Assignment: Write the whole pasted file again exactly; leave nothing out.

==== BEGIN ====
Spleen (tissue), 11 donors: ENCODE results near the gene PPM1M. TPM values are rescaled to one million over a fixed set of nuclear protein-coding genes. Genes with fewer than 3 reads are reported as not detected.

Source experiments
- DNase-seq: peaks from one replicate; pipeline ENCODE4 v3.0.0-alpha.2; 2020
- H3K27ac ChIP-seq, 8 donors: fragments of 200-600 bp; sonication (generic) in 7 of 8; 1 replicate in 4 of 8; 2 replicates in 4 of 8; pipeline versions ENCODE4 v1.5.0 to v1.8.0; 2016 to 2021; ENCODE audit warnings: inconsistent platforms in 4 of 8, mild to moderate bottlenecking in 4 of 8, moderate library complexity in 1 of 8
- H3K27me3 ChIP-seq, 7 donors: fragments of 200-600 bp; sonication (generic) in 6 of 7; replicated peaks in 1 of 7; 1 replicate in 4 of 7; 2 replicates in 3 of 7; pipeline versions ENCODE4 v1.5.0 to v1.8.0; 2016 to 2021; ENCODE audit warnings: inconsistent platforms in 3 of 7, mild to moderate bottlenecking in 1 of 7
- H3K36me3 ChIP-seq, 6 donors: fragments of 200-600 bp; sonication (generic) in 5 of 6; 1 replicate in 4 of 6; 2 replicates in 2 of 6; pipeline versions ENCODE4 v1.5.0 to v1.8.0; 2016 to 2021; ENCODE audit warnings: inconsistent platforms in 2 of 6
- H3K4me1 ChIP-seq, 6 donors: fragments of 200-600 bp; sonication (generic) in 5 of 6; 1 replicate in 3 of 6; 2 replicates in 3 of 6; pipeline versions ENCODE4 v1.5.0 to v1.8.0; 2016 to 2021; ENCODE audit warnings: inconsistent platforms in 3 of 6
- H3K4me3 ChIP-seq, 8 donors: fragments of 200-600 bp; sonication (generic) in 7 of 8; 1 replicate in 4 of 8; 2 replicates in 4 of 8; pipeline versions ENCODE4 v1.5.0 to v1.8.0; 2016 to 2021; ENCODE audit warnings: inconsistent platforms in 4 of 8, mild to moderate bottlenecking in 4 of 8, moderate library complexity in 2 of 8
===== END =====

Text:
Spleen (tissue), 11 donors: ENCODE results near the gene PPM1M. TPM values are rescaled to one million over a fixed set of nuclear protein-coding genes. Genes with fewer than 3 reads are reported as not detected.

Source experiments
- DNase-seq: peaks from one replicate; pipeline ENCODE4 v3.0.0-alpha.2; 2020
- H3K27ac ChIP-seq, 8 donors: fragments of 200-600 bp; sonication (generic) in 7 of 8; 1 replicate in 4 of 8; 2 replicates in 4 of 8; pipeline versions ENCODE4 v1.5.0 to v1.8.0; 2016 to 2021; ENCODE audit warnings: inconsistent platforms in 4 of 8, mild to moderate bottlenecking in 4 of 8, moderate library complexity in 1 of 8
- H3K27me3 ChIP-seq, 7 donors: fragments of 200-600 bp; sonication (generic) in 6 of 7; replicated peaks in 1 of 7; 1 replicate in 4 of 7; 2 replicates in 3 of 7; pipeline versions ENCODE4 v1.5.0 to v1.8.0; 2016 to 2021; ENCODE audit warnings: inconsistent platforms in 3 of 7, mild to moderate bottlenecking in 1 of 7
- H3K36me3 ChIP-seq, 6 donors: fragments of 200-600 bp; sonication (generic) in 5 of 6; 1 replicate in 4 of 6; 2 replicates in 2 of 6; pipeline versions ENCODE4 v1.5.0 to v1.8.0; 2016 to 2021; ENCODE audit warnings: inconsistent platforms in 2 of 6
- H3K4me1 ChIP-seq, 6 donors: fragments of 200-600 bp; sonication (generic) in 5 of 6; 1 replicate in 3 of 6; 2 replicates in 3 of 6; pipeline versions ENCODE4 v1.5.0 to v1.8.0; 2016 to 2021; ENCODE audit warnings: inconsistent platforms in 3 of 6
- H3K4me3 ChIP-seq, 8 donors: fragments of 200-600 bp; sonication (generic) in 7 of 8; 1 replicate in 4 of 8; 2 replicates in 4 of 8; pipeline versions ENCODE4 v1.5.0 to v1.8.0; 2016 to 2021; ENCODE audit warnings: inconsistent platforms in 4 of 8, mild to moderate bottlenecking in 4 of 8, moderate library complexity in 2 of 8